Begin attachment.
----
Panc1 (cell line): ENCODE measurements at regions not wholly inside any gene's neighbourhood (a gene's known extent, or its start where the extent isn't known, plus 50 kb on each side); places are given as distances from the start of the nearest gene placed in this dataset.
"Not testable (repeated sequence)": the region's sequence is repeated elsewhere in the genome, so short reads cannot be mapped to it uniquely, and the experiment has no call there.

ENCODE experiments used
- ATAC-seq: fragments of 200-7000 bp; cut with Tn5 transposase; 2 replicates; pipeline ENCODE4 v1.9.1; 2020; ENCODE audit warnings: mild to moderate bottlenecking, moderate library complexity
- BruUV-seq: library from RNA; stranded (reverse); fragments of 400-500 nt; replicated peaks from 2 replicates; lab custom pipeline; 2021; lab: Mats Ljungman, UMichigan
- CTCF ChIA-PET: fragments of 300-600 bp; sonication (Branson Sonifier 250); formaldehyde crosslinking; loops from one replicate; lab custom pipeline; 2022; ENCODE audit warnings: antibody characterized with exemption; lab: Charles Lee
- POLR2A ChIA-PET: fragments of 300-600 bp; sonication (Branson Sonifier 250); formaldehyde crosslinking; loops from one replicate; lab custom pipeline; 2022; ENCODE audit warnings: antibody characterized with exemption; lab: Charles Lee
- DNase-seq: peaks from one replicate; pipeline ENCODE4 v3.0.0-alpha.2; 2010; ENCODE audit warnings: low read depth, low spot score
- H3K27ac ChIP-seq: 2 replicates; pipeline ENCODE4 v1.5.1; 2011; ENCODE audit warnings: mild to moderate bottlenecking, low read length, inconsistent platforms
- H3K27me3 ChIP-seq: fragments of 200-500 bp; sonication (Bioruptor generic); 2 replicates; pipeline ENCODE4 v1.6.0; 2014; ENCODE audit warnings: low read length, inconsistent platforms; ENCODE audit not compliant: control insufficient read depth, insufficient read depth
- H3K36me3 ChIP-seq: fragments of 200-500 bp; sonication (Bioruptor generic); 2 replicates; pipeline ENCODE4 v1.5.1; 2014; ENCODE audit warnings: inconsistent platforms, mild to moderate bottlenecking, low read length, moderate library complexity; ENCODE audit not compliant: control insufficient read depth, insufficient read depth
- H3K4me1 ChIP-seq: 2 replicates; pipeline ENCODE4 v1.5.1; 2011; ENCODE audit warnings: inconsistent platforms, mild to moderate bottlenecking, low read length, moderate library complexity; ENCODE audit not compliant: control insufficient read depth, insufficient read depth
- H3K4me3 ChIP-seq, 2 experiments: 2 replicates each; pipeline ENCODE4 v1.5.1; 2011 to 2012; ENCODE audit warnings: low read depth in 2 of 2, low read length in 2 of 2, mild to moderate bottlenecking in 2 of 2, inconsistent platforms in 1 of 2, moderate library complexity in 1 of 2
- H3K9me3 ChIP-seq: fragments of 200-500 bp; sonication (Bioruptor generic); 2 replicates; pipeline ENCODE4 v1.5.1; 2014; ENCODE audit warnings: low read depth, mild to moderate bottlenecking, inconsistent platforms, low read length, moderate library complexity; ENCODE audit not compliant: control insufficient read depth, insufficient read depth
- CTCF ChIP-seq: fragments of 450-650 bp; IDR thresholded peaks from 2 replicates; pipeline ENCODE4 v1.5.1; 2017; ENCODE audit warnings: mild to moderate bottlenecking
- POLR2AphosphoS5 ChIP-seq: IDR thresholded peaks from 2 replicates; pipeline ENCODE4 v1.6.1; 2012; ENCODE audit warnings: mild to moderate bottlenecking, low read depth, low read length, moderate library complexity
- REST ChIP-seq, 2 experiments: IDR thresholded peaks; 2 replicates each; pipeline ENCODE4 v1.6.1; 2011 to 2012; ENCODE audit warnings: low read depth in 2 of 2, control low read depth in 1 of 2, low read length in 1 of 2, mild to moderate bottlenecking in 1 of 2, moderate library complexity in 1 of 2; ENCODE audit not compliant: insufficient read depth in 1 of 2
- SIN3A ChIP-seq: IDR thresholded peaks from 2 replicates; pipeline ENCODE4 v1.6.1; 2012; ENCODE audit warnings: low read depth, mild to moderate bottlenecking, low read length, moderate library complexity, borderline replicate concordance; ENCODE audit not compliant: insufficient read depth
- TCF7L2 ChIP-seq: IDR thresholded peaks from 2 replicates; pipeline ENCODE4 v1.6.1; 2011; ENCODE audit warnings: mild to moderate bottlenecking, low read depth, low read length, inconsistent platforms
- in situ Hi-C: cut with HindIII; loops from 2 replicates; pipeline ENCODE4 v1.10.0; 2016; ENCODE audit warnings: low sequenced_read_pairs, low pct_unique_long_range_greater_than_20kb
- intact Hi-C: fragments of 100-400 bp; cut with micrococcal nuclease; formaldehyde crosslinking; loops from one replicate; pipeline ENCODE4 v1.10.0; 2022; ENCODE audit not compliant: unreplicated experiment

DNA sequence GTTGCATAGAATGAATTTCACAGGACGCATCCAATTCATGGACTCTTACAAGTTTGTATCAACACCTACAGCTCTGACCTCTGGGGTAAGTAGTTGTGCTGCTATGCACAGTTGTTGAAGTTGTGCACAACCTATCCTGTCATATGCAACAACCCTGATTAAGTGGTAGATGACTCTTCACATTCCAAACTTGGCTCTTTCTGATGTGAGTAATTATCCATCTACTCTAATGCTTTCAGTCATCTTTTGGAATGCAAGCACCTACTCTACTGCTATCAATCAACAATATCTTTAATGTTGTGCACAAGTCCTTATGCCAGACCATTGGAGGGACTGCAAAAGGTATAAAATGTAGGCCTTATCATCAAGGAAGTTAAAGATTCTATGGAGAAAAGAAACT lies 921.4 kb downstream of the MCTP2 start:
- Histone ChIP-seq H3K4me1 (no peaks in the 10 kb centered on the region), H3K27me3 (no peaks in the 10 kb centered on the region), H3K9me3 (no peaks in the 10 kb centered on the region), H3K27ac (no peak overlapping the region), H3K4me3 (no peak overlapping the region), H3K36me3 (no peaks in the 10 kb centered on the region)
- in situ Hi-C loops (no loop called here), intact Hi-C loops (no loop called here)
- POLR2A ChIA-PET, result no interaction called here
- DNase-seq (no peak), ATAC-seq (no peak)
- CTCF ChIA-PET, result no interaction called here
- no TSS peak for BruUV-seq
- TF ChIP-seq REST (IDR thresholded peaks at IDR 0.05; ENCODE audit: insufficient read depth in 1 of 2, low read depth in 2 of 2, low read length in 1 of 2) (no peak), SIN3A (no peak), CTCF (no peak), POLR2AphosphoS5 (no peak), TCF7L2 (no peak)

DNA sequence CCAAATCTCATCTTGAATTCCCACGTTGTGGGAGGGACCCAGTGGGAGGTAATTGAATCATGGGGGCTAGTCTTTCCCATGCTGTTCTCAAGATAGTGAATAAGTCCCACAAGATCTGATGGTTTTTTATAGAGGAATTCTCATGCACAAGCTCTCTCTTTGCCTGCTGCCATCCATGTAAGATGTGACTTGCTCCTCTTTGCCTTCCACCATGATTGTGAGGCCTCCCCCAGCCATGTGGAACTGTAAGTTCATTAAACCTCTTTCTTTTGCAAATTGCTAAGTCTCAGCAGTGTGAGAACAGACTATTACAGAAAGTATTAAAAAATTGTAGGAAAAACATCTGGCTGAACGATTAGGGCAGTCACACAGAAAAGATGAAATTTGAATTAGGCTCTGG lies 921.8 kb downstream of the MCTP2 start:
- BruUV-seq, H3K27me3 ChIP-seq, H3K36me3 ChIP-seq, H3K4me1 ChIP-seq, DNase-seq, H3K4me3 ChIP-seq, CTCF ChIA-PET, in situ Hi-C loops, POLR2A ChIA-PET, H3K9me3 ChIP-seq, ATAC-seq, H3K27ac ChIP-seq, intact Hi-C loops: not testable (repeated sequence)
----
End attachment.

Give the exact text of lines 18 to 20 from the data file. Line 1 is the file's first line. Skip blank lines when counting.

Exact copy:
- SIN3A ChIP-seq: IDR thresholded peaks from 2 replicates; pipeline ENCODE4 v1.6.1; 2012; ENCODE audit warnings: low read depth, mild to moderate bottlenecking, low read length, moderate library complexity, borderline replicate concordance; ENCODE audit not compliant: insufficient read depth
- TCF7L2 ChIP-seq: IDR thresholded peaks from 2 replicates; pipeline ENCODE4 v1.6.1; 2011; ENCODE audit warnings: mild to moderate bottlenecking, low read depth, low read length, inconsistent platforms
- in situ Hi-C: cut with HindIII; loops from 2 replicates; pipeline ENCODE4 v1.10.0; 2016; ENCODE audit warnings: low sequenced_read_pairs, low pct_unique_long_range_greater_than_20kb